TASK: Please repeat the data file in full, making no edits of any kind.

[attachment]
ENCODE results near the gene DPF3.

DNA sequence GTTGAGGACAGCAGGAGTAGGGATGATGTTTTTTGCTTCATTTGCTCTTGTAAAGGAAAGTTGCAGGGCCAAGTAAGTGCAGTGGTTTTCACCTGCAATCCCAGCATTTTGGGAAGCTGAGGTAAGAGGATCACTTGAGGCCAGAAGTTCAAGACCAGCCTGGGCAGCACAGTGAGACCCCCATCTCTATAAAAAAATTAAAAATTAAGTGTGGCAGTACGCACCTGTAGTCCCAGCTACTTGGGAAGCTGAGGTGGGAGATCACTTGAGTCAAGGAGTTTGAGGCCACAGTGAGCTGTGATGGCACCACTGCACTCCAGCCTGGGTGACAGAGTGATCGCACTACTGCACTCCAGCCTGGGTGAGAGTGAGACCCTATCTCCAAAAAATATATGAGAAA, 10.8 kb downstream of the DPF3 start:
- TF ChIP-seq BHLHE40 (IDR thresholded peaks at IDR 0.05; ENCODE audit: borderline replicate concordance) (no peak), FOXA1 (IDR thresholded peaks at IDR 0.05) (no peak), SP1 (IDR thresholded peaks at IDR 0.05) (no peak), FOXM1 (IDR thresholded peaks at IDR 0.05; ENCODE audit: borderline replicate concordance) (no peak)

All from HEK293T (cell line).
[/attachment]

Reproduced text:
ENCODE results near the gene DPF3.

DNA sequence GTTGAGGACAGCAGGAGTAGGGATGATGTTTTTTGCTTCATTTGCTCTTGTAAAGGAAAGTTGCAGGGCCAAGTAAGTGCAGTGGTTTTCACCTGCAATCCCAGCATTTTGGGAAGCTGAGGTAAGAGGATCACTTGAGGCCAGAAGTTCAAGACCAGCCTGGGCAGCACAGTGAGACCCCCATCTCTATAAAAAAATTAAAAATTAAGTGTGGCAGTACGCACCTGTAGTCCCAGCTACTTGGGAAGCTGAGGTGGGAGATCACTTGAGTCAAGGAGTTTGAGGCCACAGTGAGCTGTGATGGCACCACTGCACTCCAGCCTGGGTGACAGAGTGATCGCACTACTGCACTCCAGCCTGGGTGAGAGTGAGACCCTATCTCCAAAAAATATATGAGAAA, 10.8 kb downstream of the DPF3 start:
- TF ChIP-seq BHLHE40 (IDR thresholded peaks at IDR 0.05; ENCODE audit: borderline replicate concordance) (no peak), FOXA1 (IDR thresholded peaks at IDR 0.05) (no peak), SP1 (IDR thresholded peaks at IDR 0.05) (no peak), FOXM1 (IDR thresholded peaks at IDR 0.05; ENCODE audit: borderline replicate concordance) (no peak)

All from HEK293T (cell line).